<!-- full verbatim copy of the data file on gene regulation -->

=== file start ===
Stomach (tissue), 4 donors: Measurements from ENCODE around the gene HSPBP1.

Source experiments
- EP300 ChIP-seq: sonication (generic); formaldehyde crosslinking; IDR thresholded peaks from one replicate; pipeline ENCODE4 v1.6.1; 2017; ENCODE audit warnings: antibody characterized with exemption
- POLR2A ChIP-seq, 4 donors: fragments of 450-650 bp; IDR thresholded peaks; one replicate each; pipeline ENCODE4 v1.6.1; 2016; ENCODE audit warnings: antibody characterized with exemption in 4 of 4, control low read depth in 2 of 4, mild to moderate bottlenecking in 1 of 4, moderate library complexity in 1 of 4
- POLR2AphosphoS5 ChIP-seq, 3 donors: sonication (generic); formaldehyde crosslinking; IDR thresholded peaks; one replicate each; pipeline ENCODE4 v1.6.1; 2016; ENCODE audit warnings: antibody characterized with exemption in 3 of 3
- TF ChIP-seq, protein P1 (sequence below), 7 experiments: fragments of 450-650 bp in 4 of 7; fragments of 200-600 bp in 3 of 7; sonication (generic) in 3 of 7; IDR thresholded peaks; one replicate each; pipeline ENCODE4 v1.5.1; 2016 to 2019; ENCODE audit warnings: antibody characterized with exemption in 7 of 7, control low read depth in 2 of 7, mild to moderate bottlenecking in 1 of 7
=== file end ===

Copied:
Stomach (tissue), 4 donors: Measurements from ENCODE around the gene HSPBP1.

Source experiments
- EP300 ChIP-seq: sonication (generic); formaldehyde crosslinking; IDR thresholded peaks from one replicate; pipeline ENCODE4 v1.6.1; 2017; ENCODE audit warnings: antibody characterized with exemption
- POLR2A ChIP-seq, 4 donors: fragments of 450-650 bp; IDR thresholded peaks; one replicate each; pipeline ENCODE4 v1.6.1; 2016; ENCODE audit warnings: antibody characterized with exemption in 4 of 4, control low read depth in 2 of 4, mild to moderate bottlenecking in 1 of 4, moderate library complexity in 1 of 4
- POLR2AphosphoS5 ChIP-seq, 3 donors: sonication (generic); formaldehyde crosslinking; IDR thresholded peaks; one replicate each; pipeline ENCODE4 v1.6.1; 2016; ENCODE audit warnings: antibody characterized with exemption in 3 of 3
- TF ChIP-seq, protein P1 (sequence below), 7 experiments: fragments of 450-650 bp in 4 of 7; fragments of 200-600 bp in 3 of 7; sonication (generic) in 3 of 7; IDR thresholded peaks; one replicate each; pipeline ENCODE4 v1.5.1; 2016 to 2019; ENCODE audit warnings: antibody characterized with exemption in 7 of 7, control low read depth in 2 of 7, mild to moderate bottlenecking in 1 of 7